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Last 1934 Sea Wall Remnant In Edgewater Should Be City Landmark, Group Says

By Linze Rice | April 19, 2016 5:48am
 The lakeshore along Egdewater has changed immensely over the years, and one neighborhood group is trying to get the last piece of a sea wall from 1934 saved as a city landmark. 
Edgewater Lake Shore
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EDGEWATER — To most, the concrete slab sitting at the end of an alcove outside the Edgewater Beach Apartments looks ordinary, but to at least one group, it's legendary — worthy of city landmark status, even.

Edgewater Beachwalk, a group of residents who advocate for the neighborhood's parks and historical features, wants to see the last remaining North Side portion of a sea wall from 1934 saved by city officials.

The nonprofit said they want Ald. Harry Osterman's office to request to the City Landmarks Commission to save the portion of the wall, which 82 years ago served as the protector between Lake Michigan and Edgewater's shores.

Today, the sea wall looks far from significant: At the base of the pink Edgewater Beach Apartments, 5555 N. Sheridan Road, it sits, partially serving as a barrier for a small dead end street, but mostly completely innocuous to those passing by.

The sea wall marks a boundary of the Bryn Mawr Historic District. [DNAinfo/Linze Rice]

Most people are unaware of the partition's significance. It sits at the end of a dead end street near Lake Shore Drive. [DNAinfo/Linze Rice]

But until the mid-1950s, its presence was essential.

Old aerial photos and postcards show how the shoreline used to swerve in between Foster and Bryn Mawr, hugging the side of the Edgewater Beach Apartments — right where the last piece of the sea wall stands today, marking the beginning of the Bryn Mawr Historic District.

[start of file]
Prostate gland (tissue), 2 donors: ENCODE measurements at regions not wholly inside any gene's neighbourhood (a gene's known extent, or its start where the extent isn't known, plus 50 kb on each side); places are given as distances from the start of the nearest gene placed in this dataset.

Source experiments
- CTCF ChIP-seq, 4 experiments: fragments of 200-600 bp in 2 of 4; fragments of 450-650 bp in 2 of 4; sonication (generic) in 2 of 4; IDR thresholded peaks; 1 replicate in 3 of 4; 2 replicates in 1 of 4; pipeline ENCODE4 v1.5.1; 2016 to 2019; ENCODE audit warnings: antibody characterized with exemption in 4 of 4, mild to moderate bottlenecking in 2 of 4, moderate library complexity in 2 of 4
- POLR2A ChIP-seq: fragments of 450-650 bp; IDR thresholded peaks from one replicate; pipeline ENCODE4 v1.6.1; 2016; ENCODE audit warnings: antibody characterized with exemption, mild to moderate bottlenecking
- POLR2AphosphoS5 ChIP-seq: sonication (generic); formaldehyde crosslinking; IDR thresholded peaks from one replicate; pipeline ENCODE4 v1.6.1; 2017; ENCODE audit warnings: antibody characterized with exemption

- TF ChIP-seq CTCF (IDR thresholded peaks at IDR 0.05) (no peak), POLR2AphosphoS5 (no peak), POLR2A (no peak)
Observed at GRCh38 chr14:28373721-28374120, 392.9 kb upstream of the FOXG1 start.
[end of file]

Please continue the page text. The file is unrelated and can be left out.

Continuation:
Before 1950, Lake Shore Drive's northernmost exit was at Foster Avenue, just south of the famous hotel.

But during that decade, it was expanded first north to Bryn Mawr Avenue, where the sea wall and the Edgewater Beach Apartments sit, before being completed at Hollywood Avenue in 1958.

In fact, it was Lake Shore Drive's expansion through what was once the hotel's private beach that helped eventually lead to the building's downfall.

Walking under the overpass now at Lake Shore Drive and Bryn Mawr Avenue, a sparkling tiled collage displays colorful mosaics along side bits and pieces of the neighborhood's history — including a plaque from when the drive was built in 1954.

Osterman was not available for comment.

A plaque under the Lake Shore Drive overpass at Bryn Mawr Avenue from when the drive was expanded in 1954. [DNAinfo/Linze Rice]

A graphic from the Edgewater Historical Society shows how the shoreline between Foster and Bryn Mawr Avenues changed between 1916 and 1971. [DNAinfo/Linze Rice]

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